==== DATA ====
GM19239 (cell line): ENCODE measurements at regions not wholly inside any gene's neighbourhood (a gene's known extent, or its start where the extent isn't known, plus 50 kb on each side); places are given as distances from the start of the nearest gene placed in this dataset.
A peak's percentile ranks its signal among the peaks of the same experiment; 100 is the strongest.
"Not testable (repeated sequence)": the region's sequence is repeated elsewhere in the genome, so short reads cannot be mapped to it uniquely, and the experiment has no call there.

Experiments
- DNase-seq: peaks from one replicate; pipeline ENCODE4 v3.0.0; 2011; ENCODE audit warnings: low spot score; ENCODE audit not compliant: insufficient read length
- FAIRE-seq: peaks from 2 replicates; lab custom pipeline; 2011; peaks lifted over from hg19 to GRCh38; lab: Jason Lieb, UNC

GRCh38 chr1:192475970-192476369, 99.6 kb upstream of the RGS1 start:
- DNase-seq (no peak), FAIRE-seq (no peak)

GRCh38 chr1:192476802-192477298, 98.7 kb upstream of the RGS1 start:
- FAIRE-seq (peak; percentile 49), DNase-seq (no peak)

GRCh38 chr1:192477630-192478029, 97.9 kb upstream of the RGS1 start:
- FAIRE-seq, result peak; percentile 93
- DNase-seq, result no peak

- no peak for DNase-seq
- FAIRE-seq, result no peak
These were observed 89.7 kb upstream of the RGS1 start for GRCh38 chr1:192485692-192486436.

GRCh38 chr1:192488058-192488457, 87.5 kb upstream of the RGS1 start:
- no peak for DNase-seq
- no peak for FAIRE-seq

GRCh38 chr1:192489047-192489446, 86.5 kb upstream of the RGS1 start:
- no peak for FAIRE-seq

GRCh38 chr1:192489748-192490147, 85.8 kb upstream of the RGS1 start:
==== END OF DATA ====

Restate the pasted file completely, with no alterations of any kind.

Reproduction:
GM19239 (cell line): ENCODE measurements at regions not wholly inside any gene's neighbourhood (a gene's known extent, or its start where the extent isn't known, plus 50 kb on each side); places are given as distances from the start of the nearest gene placed in this dataset.
A peak's percentile ranks its signal among the peaks of the same experiment; 100 is the strongest.
"Not testable (repeated sequence)": the region's sequence is repeated elsewhere in the genome, so short reads cannot be mapped to it uniquely, and the experiment has no call there.

Experiments
- DNase-seq: peaks from one replicate; pipeline ENCODE4 v3.0.0; 2011; ENCODE audit warnings: low spot score; ENCODE audit not compliant: insufficient read length
- FAIRE-seq: peaks from 2 replicates; lab custom pipeline; 2011; peaks lifted over from hg19 to GRCh38; lab: Jason Lieb, UNC

GRCh38 chr1:192475970-192476369, 99.6 kb upstream of the RGS1 start:
- DNase-seq (no peak), FAIRE-seq (no peak)

GRCh38 chr1:192476802-192477298, 98.7 kb upstream of the RGS1 start:
- FAIRE-seq (peak; percentile 49), DNase-seq (no peak)

GRCh38 chr1:192477630-192478029, 97.9 kb upstream of the RGS1 start:
- FAIRE-seq, result peak; percentile 93
- DNase-seq, result no peak

- no peak for DNase-seq
- FAIRE-seq, result no peak
These were observed 89.7 kb upstream of the RGS1 start for GRCh38 chr1:192485692-192486436.

GRCh38 chr1:192488058-192488457, 87.5 kb upstream of the RGS1 start:
- no peak for DNase-seq
- no peak for FAIRE-seq

GRCh38 chr1:192489047-192489446, 86.5 kb upstream of the RGS1 start:
- no peak for FAIRE-seq

GRCh38 chr1:192489748-192490147, 85.8 kb upstream of the RGS1 start: